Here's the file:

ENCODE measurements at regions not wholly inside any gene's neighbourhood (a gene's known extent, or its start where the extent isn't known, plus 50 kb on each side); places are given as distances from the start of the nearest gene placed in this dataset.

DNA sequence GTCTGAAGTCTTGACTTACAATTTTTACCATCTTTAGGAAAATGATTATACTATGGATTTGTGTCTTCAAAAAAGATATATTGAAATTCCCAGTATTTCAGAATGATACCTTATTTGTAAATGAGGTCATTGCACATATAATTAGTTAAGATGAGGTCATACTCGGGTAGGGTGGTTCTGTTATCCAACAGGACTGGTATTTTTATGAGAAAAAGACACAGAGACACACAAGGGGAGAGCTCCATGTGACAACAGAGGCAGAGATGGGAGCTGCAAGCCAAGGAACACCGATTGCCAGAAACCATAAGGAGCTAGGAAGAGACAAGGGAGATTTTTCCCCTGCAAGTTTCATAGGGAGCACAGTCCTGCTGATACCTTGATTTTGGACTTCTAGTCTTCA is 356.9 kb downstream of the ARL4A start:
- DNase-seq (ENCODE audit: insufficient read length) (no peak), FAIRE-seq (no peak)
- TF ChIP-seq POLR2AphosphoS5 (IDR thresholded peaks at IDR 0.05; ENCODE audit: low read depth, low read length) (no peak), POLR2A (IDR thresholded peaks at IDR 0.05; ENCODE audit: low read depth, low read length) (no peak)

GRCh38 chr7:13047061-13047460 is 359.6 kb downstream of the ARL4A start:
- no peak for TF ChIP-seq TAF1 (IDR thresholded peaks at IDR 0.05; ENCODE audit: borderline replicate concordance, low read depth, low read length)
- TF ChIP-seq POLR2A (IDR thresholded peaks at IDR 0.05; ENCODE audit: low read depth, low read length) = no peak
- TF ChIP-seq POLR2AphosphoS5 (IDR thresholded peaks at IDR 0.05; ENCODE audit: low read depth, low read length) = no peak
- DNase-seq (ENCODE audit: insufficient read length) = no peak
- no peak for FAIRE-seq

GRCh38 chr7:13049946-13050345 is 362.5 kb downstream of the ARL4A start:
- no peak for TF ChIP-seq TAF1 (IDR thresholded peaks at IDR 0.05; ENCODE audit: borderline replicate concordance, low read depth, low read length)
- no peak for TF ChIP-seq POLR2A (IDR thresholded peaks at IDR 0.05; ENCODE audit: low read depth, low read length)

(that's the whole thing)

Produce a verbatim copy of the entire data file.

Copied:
ENCODE measurements at regions not wholly inside any gene's neighbourhood (a gene's known extent, or its start where the extent isn't known, plus 50 kb on each side); places are given as distances from the start of the nearest gene placed in this dataset.

DNA sequence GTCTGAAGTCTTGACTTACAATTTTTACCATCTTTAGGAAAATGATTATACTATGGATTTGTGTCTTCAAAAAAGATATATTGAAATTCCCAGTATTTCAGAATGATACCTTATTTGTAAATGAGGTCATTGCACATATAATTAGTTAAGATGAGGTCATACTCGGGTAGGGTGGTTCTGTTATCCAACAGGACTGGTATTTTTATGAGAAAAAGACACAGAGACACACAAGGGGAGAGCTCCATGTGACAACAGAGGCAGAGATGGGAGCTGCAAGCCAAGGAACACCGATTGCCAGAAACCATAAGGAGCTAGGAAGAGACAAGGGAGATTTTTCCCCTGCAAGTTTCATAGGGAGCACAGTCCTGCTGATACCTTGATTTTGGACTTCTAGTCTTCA is 356.9 kb downstream of the ARL4A start:
- DNase-seq (ENCODE audit: insufficient read length) (no peak), FAIRE-seq (no peak)
- TF ChIP-seq POLR2AphosphoS5 (IDR thresholded peaks at IDR 0.05; ENCODE audit: low read depth, low read length) (no peak), POLR2A (IDR thresholded peaks at IDR 0.05; ENCODE audit: low read depth, low read length) (no peak)

GRCh38 chr7:13047061-13047460 is 359.6 kb downstream of the ARL4A start:
- no peak for TF ChIP-seq TAF1 (IDR thresholded peaks at IDR 0.05; ENCODE audit: borderline replicate concordance, low read depth, low read length)
- TF ChIP-seq POLR2A (IDR thresholded peaks at IDR 0.05; ENCODE audit: low read depth, low read length) = no peak
- TF ChIP-seq POLR2AphosphoS5 (IDR thresholded peaks at IDR 0.05; ENCODE audit: low read depth, low read length) = no peak
- DNase-seq (ENCODE audit: insufficient read length) = no peak
- no peak for FAIRE-seq

GRCh38 chr7:13049946-13050345 is 362.5 kb downstream of the ARL4A start:
- no peak for TF ChIP-seq TAF1 (IDR thresholded peaks at IDR 0.05; ENCODE audit: borderline replicate concordance, low read depth, low read length)
- no peak for TF ChIP-seq POLR2A (IDR thresholded peaks at IDR 0.05; ENCODE audit: low read depth, low read length)